Christianity has endured for more than two millennia and is practiced by billions worldwide today. Yet that longevity has created difficulties for scholars tracing the religion’s roots, distorting much of the historical investigation into the first two centuries of the Jesus movement. But what if Christianity died in the fourth or fifth centuries after it began? How would that change how historians see and understand its first two hundred years?
Considering these questions, three Bible scholars from the Westar Institute summarize the work of the Christianity Seminar and its efforts to offer a new way of thinking about Christianity and its roots. Synthesizing the institute’s most recent scholarship—bringing together the many archaeological and textual discoveries over the last twenty years—they have found:
- There were multiple Jesus movements, not a singular one, before the fourth century
- There was nothing called Christianity until the third century
- There was much more flexibility and diversity within Jesus’s movement before it became centralized in Rome, not only regarding the Bible and religious doctrine, but also understandings of gender, sexuality and morality.
Exciting and revolutionary, After Jesus Before Christianity provides fresh insights into the real history behind how the Jesus movement became Christianity.
After Jesus Before Christianity includes more than a dozen black-and-white images throughout.
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About the Author
Brandon Scott is the Darbeth Distinguished Professor of New Testament Emeritus at Phillips Theological Seminary, Tulsa, and the author of many books.
Hal Taussig recently retired as professor of New Testament at Union Theological Seminary in New York. He edited the award-winning A New New Testament and has published fourteen books.
The Westar Institute is a member organization of Bible scholars. It gained notoriety with the Jesus Seminar—where scholars voted on which sayings from Jesus were authentic. The institute holds numerous scholarly gatherings at the Society for Biblical Literature which draws 20,000 Bible scholars each November.
Hal Taussig recently retired as Professor of New Testament at Union Theological Seminary in New York. He lectures around the country and world. He is a United Methodist minister, the editor of the award-winning A New New Testament, and the author of fourteen books, his work has been featured in the New York Times, Time magazine, People, Newsweek, and the Washington Post, and on The Daily Show, National Public Radio, the Brian Lehrer Show on WNYC, the Bob Edwards show on Sirius Radio, and the History Channel.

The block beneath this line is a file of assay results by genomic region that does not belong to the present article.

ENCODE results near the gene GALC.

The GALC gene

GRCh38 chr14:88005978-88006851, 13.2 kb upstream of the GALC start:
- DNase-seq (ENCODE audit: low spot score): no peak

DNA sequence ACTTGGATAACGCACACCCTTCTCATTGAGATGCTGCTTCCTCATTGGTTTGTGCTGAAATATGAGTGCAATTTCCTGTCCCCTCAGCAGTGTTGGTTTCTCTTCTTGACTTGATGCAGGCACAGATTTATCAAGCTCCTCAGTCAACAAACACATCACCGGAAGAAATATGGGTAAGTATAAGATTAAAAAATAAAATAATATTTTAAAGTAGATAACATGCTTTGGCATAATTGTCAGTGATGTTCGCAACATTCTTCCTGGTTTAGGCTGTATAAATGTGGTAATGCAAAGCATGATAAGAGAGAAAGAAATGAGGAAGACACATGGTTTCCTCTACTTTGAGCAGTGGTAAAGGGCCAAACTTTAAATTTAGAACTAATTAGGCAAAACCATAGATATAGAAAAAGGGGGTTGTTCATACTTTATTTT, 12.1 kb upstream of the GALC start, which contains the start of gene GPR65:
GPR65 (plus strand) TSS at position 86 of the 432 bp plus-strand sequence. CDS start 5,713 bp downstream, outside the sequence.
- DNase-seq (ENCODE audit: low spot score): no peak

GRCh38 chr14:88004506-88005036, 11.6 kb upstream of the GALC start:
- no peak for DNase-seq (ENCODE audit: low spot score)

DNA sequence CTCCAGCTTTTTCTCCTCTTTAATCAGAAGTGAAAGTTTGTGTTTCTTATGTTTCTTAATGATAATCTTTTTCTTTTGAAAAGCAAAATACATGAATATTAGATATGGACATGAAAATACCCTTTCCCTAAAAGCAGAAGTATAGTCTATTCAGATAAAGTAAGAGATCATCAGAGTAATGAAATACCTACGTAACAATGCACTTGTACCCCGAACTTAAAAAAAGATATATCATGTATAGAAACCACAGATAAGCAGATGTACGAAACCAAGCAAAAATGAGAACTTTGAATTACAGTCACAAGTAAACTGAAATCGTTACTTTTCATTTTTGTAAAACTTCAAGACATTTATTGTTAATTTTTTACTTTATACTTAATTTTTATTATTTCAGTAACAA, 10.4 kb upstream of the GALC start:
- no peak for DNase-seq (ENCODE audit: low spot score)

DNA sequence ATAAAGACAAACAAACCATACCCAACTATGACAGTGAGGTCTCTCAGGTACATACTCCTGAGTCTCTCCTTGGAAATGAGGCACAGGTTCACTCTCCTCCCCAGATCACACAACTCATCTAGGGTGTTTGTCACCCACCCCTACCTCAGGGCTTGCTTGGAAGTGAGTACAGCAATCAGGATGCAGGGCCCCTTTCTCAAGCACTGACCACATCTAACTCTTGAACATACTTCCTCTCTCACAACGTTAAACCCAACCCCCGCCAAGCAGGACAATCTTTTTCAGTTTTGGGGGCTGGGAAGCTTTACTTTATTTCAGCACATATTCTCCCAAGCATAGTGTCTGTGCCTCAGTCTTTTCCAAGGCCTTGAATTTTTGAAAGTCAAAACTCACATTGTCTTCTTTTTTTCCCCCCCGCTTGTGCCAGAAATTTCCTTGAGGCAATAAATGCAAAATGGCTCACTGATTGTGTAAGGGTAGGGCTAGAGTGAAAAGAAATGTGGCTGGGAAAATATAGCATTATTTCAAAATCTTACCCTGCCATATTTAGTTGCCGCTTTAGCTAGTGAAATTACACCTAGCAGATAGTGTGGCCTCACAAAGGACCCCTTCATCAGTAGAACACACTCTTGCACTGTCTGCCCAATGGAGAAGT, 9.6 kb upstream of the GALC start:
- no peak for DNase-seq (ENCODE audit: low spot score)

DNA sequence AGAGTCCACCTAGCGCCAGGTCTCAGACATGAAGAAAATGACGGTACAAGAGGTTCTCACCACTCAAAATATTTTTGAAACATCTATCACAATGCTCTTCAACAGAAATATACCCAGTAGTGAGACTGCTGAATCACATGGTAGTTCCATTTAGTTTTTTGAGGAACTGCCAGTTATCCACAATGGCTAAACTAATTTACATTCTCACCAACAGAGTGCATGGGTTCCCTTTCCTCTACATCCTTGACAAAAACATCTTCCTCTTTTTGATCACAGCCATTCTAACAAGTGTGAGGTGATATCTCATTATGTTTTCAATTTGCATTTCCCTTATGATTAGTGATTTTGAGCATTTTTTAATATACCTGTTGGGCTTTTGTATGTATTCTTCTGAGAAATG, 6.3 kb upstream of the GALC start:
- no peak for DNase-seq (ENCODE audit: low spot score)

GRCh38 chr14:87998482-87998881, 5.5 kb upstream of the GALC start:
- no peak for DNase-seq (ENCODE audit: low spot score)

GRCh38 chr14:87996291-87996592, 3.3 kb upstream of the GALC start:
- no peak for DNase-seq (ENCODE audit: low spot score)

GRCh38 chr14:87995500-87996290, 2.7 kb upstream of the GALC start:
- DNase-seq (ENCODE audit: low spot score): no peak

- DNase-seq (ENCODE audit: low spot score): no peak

Bernard Brandon Scott is the author and editor of many books, including The Real Paul: Recovering His Radical Challenge and The Trouble with Resurrection. A charter member of the Jesus Seminar, he is chair of Westar’s newly established Christianity Seminar. He holds an A.B. from St. Meinrad Seminary and School of Theology, an M.A. from Miami University, and a Ph.D. from Vanderbilt University. He lives in Tulsa, Oklahoma.
Erin Vearncomb completed her Ph.D. at the University of Toronto and is currently a Lecturer in the Princeton Writing Program at Princeton University. She lives in Princeton, New Jersey.
Table of Contents
Foreword Sue Monk Kidd xi
How This Book Came Into Being xvii
1 The Experiment 1
2 If Not Christian, What? 11
Part I Living with the Empire
3 Engine of Empire: Violence 33
4 Gospel of Empire, Gospel of Jesus 52
5 Violence in Stone 66
6 The Deaths of Heroes 81
Part II Belonging and Community
7 Testing Gender, Testing Boundaries 99
8 Forming New Identities Through Gender 115
9 Belonging to Israel 130
10 Experimental Families 147
11 Join the Club 163
12 Feasting and Bathing 179
Part III Real Variety, Fictional Unity
13 Inventing Orthodoxy Through Heresy 199
14 Demolishing Gnosticism 216
15 Paul Obscured 232
16 Jesus by Many Other Names 247
Part IV Falling Into Writing
17 Hiding in Plain Sight 267
18 Romancing the Martyr 285
19 Better than a New Testament? 303
20 Conclusion 318
Ancient Writings in Translation: A Guide 339